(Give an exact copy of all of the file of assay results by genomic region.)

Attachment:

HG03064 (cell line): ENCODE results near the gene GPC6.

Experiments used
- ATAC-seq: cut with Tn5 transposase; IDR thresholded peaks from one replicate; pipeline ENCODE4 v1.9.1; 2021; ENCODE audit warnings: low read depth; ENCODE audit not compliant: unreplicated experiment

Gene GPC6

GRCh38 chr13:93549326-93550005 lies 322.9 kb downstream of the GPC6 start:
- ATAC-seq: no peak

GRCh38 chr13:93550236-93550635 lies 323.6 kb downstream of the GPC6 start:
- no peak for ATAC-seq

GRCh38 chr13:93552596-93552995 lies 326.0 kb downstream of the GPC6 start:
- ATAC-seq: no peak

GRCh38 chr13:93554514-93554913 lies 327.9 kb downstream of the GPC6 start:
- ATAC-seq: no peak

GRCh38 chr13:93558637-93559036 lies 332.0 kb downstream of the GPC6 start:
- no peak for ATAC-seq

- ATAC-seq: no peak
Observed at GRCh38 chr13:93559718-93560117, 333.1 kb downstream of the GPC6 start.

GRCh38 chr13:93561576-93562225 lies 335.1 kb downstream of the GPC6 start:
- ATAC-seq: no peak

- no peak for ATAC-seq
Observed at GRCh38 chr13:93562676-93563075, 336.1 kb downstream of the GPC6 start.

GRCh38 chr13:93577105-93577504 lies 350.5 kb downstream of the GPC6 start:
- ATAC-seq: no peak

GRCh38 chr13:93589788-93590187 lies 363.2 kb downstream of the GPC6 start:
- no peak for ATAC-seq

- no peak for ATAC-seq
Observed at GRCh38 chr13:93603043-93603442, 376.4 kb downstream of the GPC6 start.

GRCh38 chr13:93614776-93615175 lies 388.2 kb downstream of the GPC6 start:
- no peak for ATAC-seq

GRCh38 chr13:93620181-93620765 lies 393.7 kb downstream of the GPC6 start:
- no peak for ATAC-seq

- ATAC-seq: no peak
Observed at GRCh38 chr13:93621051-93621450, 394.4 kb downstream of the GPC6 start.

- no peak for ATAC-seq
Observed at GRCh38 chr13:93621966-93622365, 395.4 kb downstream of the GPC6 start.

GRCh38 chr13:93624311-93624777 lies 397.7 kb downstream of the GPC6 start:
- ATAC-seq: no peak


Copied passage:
HG03064 (cell line): ENCODE results near the gene GPC6.

Experiments used
- ATAC-seq: cut with Tn5 transposase; IDR thresholded peaks from one replicate; pipeline ENCODE4 v1.9.1; 2021; ENCODE audit warnings: low read depth; ENCODE audit not compliant: unreplicated experiment

Gene GPC6

GRCh38 chr13:93549326-93550005 lies 322.9 kb downstream of the GPC6 start:
- ATAC-seq: no peak

GRCh38 chr13:93550236-93550635 lies 323.6 kb downstream of the GPC6 start:
- no peak for ATAC-seq

GRCh38 chr13:93552596-93552995 lies 326.0 kb downstream of the GPC6 start:
- ATAC-seq: no peak

GRCh38 chr13:93554514-93554913 lies 327.9 kb downstream of the GPC6 start:
- ATAC-seq: no peak

GRCh38 chr13:93558637-93559036 lies 332.0 kb downstream of the GPC6 start:
- no peak for ATAC-seq

- ATAC-seq: no peak
Observed at GRCh38 chr13:93559718-93560117, 333.1 kb downstream of the GPC6 start.

GRCh38 chr13:93561576-93562225 lies 335.1 kb downstream of the GPC6 start:
- ATAC-seq: no peak

- no peak for ATAC-seq
Observed at GRCh38 chr13:93562676-93563075, 336.1 kb downstream of the GPC6 start.

GRCh38 chr13:93577105-93577504 lies 350.5 kb downstream of the GPC6 start:
- ATAC-seq: no peak

GRCh38 chr13:93589788-93590187 lies 363.2 kb downstream of the GPC6 start:
- no peak for ATAC-seq

- no peak for ATAC-seq
Observed at GRCh38 chr13:93603043-93603442, 376.4 kb downstream of the GPC6 start.

GRCh38 chr13:93614776-93615175 lies 388.2 kb downstream of the GPC6 start:
- no peak for ATAC-seq

GRCh38 chr13:93620181-93620765 lies 393.7 kb downstream of the GPC6 start:
- no peak for ATAC-seq

- ATAC-seq: no peak
Observed at GRCh38 chr13:93621051-93621450, 394.4 kb downstream of the GPC6 start.

- no peak for ATAC-seq
Observed at GRCh38 chr13:93621966-93622365, 395.4 kb downstream of the GPC6 start.

GRCh38 chr13:93624311-93624777 lies 397.7 kb downstream of the GPC6 start:
- ATAC-seq: no peak